The exact dates for activation will vary and the first beacons to come on line will be near two schools: NE 102nd Avenue and Skidmore near Prescott Elementary School and the west side of SE 122nd Avenue and Lincoln Street, near Mill Park. 

“These flashing beacons deliver a needed safety improvement to East Portland and allow residents of all ages and abilities to travel safely to their destinations.  Shopping, going to work, taking transit, going to the park should not be a dangerous experience. These flashing beacons will make our East Portland streets safer,” said Leah Treat, director of the Portland Bureau of Transportation.

While EVERY intersection is a legal crosswalk that requires motorists to stop for pedestrians, compliance levels vary and can be especially low on busy multi-lane streets such as those in East Portland.  Another hazard on multi-lane streets occurs when a vehicle in one lane stops, but a vehicle in an adjacent lane doesn’t. Such “double threat” incidents have led to several pedestrian deaths over the years.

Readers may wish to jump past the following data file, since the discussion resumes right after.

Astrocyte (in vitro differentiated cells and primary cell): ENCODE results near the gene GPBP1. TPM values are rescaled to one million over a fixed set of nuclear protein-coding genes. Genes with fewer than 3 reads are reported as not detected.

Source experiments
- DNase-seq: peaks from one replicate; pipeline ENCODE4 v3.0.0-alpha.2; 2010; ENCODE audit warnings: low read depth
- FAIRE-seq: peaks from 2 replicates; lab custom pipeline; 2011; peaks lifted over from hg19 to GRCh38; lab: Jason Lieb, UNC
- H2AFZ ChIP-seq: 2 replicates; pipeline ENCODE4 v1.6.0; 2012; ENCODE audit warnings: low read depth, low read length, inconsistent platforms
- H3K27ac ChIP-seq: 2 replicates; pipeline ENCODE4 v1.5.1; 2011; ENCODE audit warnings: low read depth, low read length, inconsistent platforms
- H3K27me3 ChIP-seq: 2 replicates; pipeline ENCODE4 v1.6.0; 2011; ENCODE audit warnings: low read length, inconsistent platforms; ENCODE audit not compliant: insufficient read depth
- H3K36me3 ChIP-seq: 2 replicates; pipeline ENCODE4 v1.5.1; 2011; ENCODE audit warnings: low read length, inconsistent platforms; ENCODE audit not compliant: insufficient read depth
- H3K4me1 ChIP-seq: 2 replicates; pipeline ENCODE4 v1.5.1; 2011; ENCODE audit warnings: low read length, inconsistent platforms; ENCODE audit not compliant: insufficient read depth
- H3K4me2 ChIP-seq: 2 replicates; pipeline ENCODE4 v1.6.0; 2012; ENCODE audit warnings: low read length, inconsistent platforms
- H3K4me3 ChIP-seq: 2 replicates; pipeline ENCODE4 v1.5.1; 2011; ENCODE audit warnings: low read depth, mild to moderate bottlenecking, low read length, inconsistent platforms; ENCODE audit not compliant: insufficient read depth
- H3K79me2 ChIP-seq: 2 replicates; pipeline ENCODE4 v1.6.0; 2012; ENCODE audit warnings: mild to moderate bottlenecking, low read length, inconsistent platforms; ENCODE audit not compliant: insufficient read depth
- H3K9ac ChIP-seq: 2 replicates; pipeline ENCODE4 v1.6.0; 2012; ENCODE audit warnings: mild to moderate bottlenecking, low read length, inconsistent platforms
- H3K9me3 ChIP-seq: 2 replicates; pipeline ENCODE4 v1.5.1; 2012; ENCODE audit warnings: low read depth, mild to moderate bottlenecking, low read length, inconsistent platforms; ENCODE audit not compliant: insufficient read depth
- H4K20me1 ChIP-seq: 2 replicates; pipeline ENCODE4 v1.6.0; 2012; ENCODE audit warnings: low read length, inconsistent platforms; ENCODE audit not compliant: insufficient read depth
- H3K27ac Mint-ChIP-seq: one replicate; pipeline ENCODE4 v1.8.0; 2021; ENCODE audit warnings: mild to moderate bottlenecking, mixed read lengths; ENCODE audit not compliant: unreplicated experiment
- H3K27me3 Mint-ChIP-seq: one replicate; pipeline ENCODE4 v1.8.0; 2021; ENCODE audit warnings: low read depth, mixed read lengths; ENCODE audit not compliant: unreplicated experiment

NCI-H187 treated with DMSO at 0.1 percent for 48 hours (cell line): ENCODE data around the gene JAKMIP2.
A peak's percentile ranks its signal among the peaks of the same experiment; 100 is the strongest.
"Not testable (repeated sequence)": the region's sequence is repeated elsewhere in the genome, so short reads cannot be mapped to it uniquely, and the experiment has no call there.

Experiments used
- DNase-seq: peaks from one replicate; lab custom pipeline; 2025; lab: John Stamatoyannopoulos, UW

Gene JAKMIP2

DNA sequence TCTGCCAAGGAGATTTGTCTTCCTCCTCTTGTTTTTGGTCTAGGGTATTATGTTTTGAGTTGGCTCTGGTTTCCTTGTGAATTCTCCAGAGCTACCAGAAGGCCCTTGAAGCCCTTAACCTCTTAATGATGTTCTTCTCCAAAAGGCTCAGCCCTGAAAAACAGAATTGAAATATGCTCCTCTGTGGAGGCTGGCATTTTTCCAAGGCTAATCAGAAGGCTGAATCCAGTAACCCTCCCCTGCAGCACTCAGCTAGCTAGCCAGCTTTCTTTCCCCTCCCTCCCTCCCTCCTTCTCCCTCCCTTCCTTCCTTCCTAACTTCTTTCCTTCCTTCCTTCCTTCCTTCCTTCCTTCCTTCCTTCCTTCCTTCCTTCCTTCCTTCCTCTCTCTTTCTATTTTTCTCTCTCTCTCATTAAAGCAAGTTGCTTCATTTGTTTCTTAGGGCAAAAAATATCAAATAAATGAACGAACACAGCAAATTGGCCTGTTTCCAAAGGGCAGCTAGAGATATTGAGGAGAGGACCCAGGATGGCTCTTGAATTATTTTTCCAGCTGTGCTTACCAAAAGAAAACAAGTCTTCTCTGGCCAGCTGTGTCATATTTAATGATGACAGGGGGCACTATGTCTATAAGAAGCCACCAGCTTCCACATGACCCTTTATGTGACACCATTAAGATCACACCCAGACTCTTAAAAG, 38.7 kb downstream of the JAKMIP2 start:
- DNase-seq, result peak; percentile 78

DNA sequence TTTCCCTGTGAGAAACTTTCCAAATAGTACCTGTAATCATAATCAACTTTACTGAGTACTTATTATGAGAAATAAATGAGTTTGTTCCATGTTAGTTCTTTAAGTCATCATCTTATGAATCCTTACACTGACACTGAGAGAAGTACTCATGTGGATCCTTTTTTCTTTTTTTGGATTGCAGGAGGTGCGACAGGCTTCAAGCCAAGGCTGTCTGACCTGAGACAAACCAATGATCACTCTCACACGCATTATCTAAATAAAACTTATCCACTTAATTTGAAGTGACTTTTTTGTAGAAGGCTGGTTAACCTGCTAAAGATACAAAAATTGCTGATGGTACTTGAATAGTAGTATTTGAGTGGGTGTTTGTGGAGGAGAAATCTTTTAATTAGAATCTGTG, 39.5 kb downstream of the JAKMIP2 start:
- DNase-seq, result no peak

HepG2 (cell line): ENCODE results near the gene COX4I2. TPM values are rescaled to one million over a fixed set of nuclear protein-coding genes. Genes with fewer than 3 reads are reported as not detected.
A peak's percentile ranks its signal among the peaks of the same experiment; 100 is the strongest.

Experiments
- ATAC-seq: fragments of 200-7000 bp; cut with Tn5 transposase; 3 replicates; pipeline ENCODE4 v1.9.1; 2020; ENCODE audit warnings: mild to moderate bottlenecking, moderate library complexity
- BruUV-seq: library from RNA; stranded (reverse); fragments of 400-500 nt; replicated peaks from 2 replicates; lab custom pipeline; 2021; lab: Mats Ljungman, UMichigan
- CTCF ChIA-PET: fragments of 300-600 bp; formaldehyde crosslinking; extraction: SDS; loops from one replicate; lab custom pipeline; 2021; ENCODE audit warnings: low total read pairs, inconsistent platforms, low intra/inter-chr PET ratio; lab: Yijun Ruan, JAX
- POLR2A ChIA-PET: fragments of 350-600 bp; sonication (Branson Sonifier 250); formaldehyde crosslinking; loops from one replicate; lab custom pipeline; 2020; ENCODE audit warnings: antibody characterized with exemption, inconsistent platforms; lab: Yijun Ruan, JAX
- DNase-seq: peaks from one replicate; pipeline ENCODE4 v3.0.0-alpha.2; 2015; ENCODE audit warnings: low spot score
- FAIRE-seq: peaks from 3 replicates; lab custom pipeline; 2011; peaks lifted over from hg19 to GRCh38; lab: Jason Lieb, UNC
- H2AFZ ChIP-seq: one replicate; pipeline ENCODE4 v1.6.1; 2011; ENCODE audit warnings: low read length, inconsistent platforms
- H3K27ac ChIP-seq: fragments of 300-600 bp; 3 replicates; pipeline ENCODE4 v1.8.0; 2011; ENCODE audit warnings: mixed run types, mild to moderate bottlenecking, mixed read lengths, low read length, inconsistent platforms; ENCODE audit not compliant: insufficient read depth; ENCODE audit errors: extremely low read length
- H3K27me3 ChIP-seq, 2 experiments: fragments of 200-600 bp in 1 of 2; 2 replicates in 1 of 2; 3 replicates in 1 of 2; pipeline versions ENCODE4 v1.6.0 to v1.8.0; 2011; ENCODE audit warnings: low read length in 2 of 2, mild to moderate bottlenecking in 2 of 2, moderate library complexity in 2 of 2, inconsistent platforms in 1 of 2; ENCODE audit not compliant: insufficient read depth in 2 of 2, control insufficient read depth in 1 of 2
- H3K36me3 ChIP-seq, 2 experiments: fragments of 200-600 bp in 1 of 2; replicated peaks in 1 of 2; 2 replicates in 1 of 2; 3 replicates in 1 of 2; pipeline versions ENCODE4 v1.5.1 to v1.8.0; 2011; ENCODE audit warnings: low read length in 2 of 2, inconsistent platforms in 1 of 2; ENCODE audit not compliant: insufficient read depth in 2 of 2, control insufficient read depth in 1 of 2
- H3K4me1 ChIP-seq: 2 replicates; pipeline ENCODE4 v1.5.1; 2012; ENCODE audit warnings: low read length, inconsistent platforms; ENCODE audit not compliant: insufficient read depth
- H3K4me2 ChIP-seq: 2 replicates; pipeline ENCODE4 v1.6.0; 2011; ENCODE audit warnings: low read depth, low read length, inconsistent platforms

The Federal Highway Administration has found that these flashing beacons are highly effective at increasing driver yielding rates to pedestrians in crosswalks. An FHWA study showed that four out of five drivers stop at crossings when flashing beacons are triggered, versus one out of five at marked crosswalks without flashing beacons.

The new beacons and related communications are part of PBOT's Vision Zero initiative to eliminate deaths and serious injuries from Portland’s roadways.  Building enhanced pedestrian crossings on busy roadways is a key strategy to achieving this vision. 

PBOT first installed the devices as an experiment in 2010 on two High Crash Corridors - at SE Foster at SE 80th and SE 82nd Ave south of SE Francis - and quickly found them to be effective. When the 24 installations are complete in 2016, Portland will have 55 beacons throughout the city.